• Diseases of the heart and blood vessels

• Coronary heart disease

• Cerebrovascular disease (stroke)

• Malignant neoplasms (cancer)

• Chronic obstructive pulmonary disease

• Diabetes mellitus

• Chronic liver disease and cirrhosis

Prioritizing Prevention and Control

Efforts • Criteria used to judge importance of disease to

a community

• Number of people who will die from a disease

• Leading causes of death

• Number of years of potential life lost

• Captures issues affiliated with various groups

• Economic costs associated with disease

• Money spent at various levels of government;

ex: alcohol and other drugs

Prevention, Intervention, Control, and

Eradication of Diseases • Prevention: planning for and taking action to

prevent or forestall onset of disease or health

problem

• Intervention: effort to control disease in

progress; taking action during an event

• Control - Containment of a disease;

prevention and intervention measures

• Eradication: total elimination of disease from

human population

Levels of Prevention

• Primary prevention

• Forestall onset of illness or injury during

prepathogenesis period

• Secondary prevention

• Early diagnosis and prompt treatment before

disease becomes advanced and disability severe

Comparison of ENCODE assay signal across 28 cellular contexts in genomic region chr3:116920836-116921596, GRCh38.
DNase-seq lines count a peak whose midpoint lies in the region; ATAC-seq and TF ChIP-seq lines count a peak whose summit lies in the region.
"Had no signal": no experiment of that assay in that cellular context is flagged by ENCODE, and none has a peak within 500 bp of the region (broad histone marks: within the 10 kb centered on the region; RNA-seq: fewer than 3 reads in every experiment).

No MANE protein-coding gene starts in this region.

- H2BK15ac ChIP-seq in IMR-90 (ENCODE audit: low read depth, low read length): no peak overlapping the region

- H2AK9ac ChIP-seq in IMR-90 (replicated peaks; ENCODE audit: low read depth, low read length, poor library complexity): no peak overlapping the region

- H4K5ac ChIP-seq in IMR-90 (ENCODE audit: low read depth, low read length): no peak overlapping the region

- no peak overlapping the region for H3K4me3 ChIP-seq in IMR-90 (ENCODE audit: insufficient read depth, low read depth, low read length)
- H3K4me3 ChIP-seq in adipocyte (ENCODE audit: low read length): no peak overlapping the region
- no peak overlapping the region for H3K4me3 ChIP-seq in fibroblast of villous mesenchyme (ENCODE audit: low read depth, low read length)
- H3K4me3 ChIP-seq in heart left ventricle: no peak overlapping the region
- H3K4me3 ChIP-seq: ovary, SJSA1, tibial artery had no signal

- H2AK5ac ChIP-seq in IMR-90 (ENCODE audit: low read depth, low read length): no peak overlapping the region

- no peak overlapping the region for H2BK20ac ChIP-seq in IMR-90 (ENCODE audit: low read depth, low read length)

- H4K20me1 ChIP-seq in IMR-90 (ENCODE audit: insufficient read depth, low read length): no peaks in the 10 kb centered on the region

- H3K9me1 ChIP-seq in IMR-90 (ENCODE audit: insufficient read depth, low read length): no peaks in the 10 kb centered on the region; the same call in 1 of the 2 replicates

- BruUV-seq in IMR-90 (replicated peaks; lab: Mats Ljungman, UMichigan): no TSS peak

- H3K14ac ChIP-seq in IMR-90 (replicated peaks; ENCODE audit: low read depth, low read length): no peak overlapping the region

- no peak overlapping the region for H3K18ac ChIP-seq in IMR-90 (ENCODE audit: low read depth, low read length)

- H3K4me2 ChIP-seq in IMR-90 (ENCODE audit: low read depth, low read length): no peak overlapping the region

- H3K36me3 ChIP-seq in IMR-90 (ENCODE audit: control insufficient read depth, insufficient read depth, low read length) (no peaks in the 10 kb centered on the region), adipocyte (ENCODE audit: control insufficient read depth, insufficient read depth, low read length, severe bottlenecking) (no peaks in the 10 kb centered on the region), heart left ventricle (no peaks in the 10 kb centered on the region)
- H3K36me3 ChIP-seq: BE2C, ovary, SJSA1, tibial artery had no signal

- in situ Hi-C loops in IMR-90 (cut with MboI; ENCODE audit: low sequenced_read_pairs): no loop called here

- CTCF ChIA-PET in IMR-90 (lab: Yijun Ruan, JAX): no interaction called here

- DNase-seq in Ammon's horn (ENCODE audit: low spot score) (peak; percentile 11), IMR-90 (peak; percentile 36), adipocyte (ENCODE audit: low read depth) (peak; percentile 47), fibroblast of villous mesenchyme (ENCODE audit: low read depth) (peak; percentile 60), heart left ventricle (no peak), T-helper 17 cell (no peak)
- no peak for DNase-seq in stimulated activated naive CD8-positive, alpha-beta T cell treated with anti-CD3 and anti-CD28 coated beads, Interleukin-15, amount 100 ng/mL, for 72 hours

• Tertiary prevention

• Aimed at rehabilitation following significant

pathogenesis; retrain, reeducate, rehabilitate

Primary Prevention of

Communicable Diseases

• Strategies at each link in chain of infection

• Individuals

• Hand washing, using condoms, properly

cooking food

• Communities

• Chlorinating water supply, inspecting

restaurants, immunization programs for all

citizens, vector control, solid waste disposal

• Individuals

• Self-diagnosis, self-treatment w/home remedies

• Antibiotics prescribed by a physician

• Communities

• Controlling or limiting extent of an epidemic

• Carefully maintaining records; investigating

cases

• Isolation, quarantine, disinfection

Secondary Prevention of

Communicable Diseases

• Individuals

• Recovery to full health after infection; return to

normal activity

• Communities

• Preventing recurrence of epidemics

• Removal, embalming, burial of dead

• Reapplication of primary and secondary

measures

Tertiary Prevention of

Communicable Diseases

Primary Prevention of

Noncommunicable Diseases • Individuals

• Education and knowledge about health and

disease prevention, eating properly, adequate

exercise, driving safely

• Communities

• Adequate food and energy supplies, efficient

community services, opportunities for

education, employment, and housing

Secondary Prevention of

Noncommunicable Diseases • Individuals

• Personal screenings (mammogram, pap test,

PSA test), regular medical and dental checkups,

pursuit of diagnosis and prompt treatment

• Communities

• Provision of mass screenings for chronic

diseases, case-finding measures, provision of

adequate health personnel, equipment, and

facilities

Tertiary Prevention of

Noncommunicable Diseases • Individuals

• Significant behavioral or lifestyle changes,

adherence to prescribed medications, following

rehabilitation requirements after surgery

• Communities

• Adequate emergency medical personnel and

services: hospitals, surgeons, nurses,

ambulance services

Discussion Questions

• Which components of the Multicausation

Disease Model can communities most

effectively impact?

• Which level of prevention is most important

for better community health outcomes and

why?

• Who plays a more significant role in

preventing diseases, individuals or

communities?